FidoNet Newsletter, Volume 11, # 18

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Tim Pozar

May 4, 1994, 2:56:57 AM5/4/94
F I D O N E W S -- Vol.11 No.18 (02-May-1994)
| A newsletter of the | ISSN 1198-4589 |
| FidoNet BBS community | Published by: |
| _ | |
| / \ | "FidoNews" BBS |
| /|oo \ | +1-519-570-4176 1:1/23 |
| (_| /_) | |
| _`@/_ \ _ | Editors: |
| | | \ \\ | Sylvia Maxwell 1:221/194 |
| | (*) | \ )) | Donald Tees 1:221/192 |
| |__U__| / \// | Tim Pozar 1:125/555 |
| _//|| _\ / | |
| (_/(_|(____/ | |
| (jm) | Newspapers should have no friends. |
| Submission address: editors 1:1/23 |
| Internet addresses: |
| |
| Sylvia -- |
| Donald -- |
| Tim -- |
| Both Don & Sylvia (submission address) |
| |
| For information, copyrights, article submissions, |
| obtaining copies and other boring but important details, |
| please refer to the end of this file. |
Table of Contents

1. Editorial..................................................... 2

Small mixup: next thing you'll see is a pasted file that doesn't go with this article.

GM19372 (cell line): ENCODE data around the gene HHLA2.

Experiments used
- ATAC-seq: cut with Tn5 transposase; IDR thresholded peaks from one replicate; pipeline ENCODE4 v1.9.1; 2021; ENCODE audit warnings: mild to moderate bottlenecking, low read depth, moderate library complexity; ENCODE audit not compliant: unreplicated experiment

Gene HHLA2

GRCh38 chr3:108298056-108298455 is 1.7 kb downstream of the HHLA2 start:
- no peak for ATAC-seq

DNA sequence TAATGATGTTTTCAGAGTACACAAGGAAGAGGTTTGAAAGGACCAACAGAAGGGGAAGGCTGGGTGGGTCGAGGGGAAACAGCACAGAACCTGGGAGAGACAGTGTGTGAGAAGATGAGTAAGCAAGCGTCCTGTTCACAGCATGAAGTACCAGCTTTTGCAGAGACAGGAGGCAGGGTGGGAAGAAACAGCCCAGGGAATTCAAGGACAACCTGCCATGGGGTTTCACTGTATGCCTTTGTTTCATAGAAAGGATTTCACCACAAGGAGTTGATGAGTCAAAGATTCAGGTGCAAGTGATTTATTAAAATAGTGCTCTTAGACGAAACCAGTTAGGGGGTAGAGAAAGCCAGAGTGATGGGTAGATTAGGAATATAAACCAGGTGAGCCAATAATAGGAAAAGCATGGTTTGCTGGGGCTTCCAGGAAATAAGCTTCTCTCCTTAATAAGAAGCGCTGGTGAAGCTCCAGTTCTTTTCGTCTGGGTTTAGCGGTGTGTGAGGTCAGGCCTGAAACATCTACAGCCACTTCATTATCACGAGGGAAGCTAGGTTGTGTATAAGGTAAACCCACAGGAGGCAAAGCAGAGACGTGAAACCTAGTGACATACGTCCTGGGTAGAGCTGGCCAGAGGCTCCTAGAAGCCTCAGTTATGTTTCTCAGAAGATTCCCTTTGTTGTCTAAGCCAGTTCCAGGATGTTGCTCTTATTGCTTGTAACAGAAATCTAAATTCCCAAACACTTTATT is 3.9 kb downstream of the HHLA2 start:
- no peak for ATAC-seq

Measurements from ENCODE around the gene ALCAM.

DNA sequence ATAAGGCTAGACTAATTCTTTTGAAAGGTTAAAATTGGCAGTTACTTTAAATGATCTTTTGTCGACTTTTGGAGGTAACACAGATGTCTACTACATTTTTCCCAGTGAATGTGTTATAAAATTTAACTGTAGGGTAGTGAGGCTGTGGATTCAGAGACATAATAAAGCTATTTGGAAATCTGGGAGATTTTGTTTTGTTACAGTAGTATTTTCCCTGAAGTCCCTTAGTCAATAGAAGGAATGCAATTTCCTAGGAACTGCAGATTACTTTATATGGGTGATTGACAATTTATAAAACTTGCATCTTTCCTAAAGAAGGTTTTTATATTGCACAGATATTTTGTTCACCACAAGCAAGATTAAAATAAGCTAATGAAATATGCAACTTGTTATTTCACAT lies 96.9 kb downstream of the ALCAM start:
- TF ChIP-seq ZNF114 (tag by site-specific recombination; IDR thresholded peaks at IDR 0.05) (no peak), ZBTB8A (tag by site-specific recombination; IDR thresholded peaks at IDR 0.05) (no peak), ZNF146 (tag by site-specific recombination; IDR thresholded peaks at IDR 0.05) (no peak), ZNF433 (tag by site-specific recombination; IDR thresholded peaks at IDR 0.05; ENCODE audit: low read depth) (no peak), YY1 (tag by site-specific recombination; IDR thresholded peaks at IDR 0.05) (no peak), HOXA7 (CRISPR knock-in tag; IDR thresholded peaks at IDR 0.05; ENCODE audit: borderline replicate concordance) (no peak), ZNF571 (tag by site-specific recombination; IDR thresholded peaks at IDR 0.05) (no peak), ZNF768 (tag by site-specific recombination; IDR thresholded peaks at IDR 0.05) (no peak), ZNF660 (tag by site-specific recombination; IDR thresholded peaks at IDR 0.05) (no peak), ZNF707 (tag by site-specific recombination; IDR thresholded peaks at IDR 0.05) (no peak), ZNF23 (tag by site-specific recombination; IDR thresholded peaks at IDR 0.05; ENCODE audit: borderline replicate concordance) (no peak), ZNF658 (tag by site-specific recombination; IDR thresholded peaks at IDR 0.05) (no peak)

2. Articles...................................................... 2
NII & Service to the Poor................................... 3
Stop The Insanity!.......................................... 5
The history of Fidonet A Progress Report.................... 6
Dear Emilia Erhardt......................................... 8
BGFAX echo now available.................................... 9
So Long, Thanks For All The Mail............................ 11
Cost Recovery Administration vs Echomail Coordination....... 12
Announcing the Higher Power Echo............................ 16
3. Fidonews Information.......................................... 17
FidoNews 11-18 Page: 2 02 May 1994

It is the end of a long week. We spent the last three days
at a trade show, and the three days before that getting ready
for it. It was the international mining show ... hardware with
a vengence. Trucks that a seven footer could walk under without
stooping, and shovels that a pickup truck could park in with